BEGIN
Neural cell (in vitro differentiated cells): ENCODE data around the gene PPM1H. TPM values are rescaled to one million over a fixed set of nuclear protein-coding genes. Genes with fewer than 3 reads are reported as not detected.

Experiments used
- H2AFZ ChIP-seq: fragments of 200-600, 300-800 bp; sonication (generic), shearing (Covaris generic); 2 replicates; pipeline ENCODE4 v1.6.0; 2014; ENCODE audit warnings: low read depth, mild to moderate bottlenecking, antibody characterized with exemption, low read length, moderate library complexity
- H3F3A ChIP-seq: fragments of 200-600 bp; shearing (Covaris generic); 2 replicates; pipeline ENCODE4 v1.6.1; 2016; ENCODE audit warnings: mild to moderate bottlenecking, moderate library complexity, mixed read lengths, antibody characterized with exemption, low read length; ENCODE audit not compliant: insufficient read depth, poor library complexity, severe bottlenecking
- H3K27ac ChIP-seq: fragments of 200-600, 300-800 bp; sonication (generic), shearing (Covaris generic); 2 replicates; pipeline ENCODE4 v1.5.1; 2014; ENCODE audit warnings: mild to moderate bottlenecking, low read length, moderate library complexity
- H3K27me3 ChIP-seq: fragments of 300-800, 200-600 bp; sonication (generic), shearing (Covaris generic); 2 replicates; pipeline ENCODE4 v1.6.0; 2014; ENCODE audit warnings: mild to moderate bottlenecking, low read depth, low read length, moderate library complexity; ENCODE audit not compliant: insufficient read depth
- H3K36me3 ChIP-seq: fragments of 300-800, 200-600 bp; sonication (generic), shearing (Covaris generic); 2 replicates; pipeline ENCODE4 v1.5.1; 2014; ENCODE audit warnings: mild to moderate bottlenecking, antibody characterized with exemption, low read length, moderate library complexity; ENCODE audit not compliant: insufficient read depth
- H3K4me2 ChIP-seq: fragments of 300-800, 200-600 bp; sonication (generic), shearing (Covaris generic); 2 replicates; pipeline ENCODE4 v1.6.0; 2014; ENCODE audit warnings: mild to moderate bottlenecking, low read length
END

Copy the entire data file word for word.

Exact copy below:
Neural cell (in vitro differentiated cells): ENCODE data around the gene PPM1H. TPM values are rescaled to one million over a fixed set of nuclear protein-coding genes. Genes with fewer than 3 reads are reported as not detected.

Experiments used
- H2AFZ ChIP-seq: fragments of 200-600, 300-800 bp; sonication (generic), shearing (Covaris generic); 2 replicates; pipeline ENCODE4 v1.6.0; 2014; ENCODE audit warnings: low read depth, mild to moderate bottlenecking, antibody characterized with exemption, low read length, moderate library complexity
- H3F3A ChIP-seq: fragments of 200-600 bp; shearing (Covaris generic); 2 replicates; pipeline ENCODE4 v1.6.1; 2016; ENCODE audit warnings: mild to moderate bottlenecking, moderate library complexity, mixed read lengths, antibody characterized with exemption, low read length; ENCODE audit not compliant: insufficient read depth, poor library complexity, severe bottlenecking
- H3K27ac ChIP-seq: fragments of 200-600, 300-800 bp; sonication (generic), shearing (Covaris generic); 2 replicates; pipeline ENCODE4 v1.5.1; 2014; ENCODE audit warnings: mild to moderate bottlenecking, low read length, moderate library complexity
- H3K27me3 ChIP-seq: fragments of 300-800, 200-600 bp; sonication (generic), shearing (Covaris generic); 2 replicates; pipeline ENCODE4 v1.6.0; 2014; ENCODE audit warnings: mild to moderate bottlenecking, low read depth, low read length, moderate library complexity; ENCODE audit not compliant: insufficient read depth
- H3K36me3 ChIP-seq: fragments of 300-800, 200-600 bp; sonication (generic), shearing (Covaris generic); 2 replicates; pipeline ENCODE4 v1.5.1; 2014; ENCODE audit warnings: mild to moderate bottlenecking, antibody characterized with exemption, low read length, moderate library complexity; ENCODE audit not compliant: insufficient read depth
- H3K4me2 ChIP-seq: fragments of 300-800, 200-600 bp; sonication (generic), shearing (Covaris generic); 2 replicates; pipeline ENCODE4 v1.6.0; 2014; ENCODE audit warnings: mild to moderate bottlenecking, low read length